Helping food importers educate existing and potential hotel, restaurant and institutional (HRI) clients about the quality of U.S. red meat and its availability in China, USMEF conducted training sessions in Guangzhou. Two separate workshops were followed by a U.S. red meat culinary application seminar, which focused on several U.S. beef and pork dishes suitable for China’s HRI industry.
Funding for the workshops and seminar was provided by the Beef Checkoff Program and the Pork Checkoff. More than 80 representatives from 40 restaurants and hotels participated.
“Our goal was to provide these HRI decision makers with positive U.S. red meat experiences and encourage them to include U.S. products on their menus,” said Ming Liang, USMEF marketing director in China. “During the workshops and seminar, we explained how U.S. beef and pork could benefit their businesses and win them more customers.”
Drawing upon expertise gained in a neighboring market, Alex Sun, USMEF marketing manager in Taiwan, presented an overview of U.S. beef and pork production that included an explanation of the U.S. beef grading system. Taiwan has seen steady growth in U.S. beef imports and is an especially strong market for chilled U.S. beef.
That session was followed by a cutting demonstration focused on U.S. beef eye round, chuck clod heart, tri tip and sirloin butt. Along with these alternative cuts, ideas for U.S. beef ribeye, tenderloin, striploin and boneless short ribs, as well as U.S. pork CT butt, belly and loin, were shared. A tasting session included pan-fried steak and Japanese-style barbecue.
“One way we promoted alternative cuts at the workshops was to introduce a new concept we call ‘U.S. Meat Box’ to restaurants, especially hotpot and Japanese and Korean style barbecue restaurants,” said Liang. “Many of the restaurant staffers at the workshop showed particular interest in the alternative cuts, noting that they could really help them increase sales to new clients.”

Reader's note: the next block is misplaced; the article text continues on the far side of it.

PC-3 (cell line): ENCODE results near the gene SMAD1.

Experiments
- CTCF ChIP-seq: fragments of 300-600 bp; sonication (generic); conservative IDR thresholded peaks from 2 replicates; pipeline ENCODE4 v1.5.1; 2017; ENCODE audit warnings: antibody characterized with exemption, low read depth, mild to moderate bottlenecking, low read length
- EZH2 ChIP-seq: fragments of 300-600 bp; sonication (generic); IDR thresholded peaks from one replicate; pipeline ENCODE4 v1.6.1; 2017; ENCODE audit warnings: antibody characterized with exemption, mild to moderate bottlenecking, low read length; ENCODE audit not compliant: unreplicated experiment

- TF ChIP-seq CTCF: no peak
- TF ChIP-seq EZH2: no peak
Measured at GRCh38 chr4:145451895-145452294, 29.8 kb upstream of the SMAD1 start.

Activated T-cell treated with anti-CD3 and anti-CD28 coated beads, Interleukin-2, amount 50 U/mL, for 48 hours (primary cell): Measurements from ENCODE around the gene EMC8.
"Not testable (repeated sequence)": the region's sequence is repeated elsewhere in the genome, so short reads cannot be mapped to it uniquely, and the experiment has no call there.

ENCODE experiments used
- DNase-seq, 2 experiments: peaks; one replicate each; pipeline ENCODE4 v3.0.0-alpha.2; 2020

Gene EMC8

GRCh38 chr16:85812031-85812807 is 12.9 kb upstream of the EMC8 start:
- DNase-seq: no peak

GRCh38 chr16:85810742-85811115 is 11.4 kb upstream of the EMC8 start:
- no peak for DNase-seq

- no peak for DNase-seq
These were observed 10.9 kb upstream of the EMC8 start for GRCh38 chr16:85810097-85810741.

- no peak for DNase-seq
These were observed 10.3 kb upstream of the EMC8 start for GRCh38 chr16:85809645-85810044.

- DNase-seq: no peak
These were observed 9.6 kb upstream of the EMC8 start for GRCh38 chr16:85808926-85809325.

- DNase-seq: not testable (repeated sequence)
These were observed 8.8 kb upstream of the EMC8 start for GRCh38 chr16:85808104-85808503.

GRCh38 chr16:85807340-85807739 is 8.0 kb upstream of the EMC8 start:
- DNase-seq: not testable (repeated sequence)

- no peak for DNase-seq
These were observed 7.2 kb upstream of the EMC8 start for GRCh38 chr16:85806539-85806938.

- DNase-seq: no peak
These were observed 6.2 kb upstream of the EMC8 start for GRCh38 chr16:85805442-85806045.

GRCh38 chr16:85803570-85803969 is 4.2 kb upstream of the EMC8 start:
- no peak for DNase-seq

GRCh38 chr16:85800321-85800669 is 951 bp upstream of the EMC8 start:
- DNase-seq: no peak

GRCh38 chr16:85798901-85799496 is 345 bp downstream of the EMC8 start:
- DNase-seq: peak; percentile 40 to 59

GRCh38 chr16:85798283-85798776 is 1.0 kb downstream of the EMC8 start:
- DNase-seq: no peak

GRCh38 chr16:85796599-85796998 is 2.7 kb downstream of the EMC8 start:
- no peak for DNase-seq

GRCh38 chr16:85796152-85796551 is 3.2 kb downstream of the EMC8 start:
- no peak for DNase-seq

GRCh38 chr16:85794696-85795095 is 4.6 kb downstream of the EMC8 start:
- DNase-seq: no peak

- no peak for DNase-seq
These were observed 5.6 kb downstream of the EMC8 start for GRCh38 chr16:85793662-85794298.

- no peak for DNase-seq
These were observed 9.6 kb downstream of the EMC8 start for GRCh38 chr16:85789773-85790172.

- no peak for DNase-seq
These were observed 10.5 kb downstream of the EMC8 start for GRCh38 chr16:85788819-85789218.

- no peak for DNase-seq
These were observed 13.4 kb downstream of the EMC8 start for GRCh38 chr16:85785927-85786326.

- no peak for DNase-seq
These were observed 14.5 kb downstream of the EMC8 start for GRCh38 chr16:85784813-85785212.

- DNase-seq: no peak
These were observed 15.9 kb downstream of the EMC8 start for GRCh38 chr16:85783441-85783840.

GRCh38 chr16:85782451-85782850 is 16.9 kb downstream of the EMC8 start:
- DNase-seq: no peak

The U.S. red meat application seminar also focused on promoting alternative cuts to hotels and high-end restaurants.
“Since China’s reopening to U.S. beef last year, some restaurants have taken the lead in placing U.S. beef on their menus, but others were hesitant because they could not find a good supply channel or do not know enough to get started,” said Liang. “Today, there are more suppliers importing U.S. beef in southern China, and with the support of the U.S. Agriculture Trade Office in Guangzhou, we brought many of them together for this seminar to provide an update on U.S. beef and educated them on the attributes of U.S. red meat.”
Four U.S. beef and pork importers and distributors set up product display booths at the seminar, allowing them to communicate directly with workshop participants.
USMEF Senior Vice President for the Asia Pacific Joel Haggard opened the seminar by explaining USMEF’s role in promoting U.S. red meat and connecting buyers with U.S. suppliers. A delegation from Iowa that included pork and beef producers followed with a presentation on how they raise their hogs and cattle.
A tasting session highlighting hotpot items featured samples of U.S. pork belly and CT butt, along with U.S. beef knuckle, chuck roll, chuck clod, tenderloin, boneless short ribs and ribeye.
“All of these cuts are popular items in the Chinese market, so our guests were able to experience the original flavor and texture,” said Liang. “We invited a hotel executive chef to help with a cooking demonstration and share new cooking ideas for U.S. beef and pork.”
The efforts in Guangzhou are part of USMEF’s strategy to focus on the major economic growth areas of China. Along with South China events in Guangzhou and Shenzhen, seminars are planned for Shanghai and Hangzhou in Central China and Beijing in North China.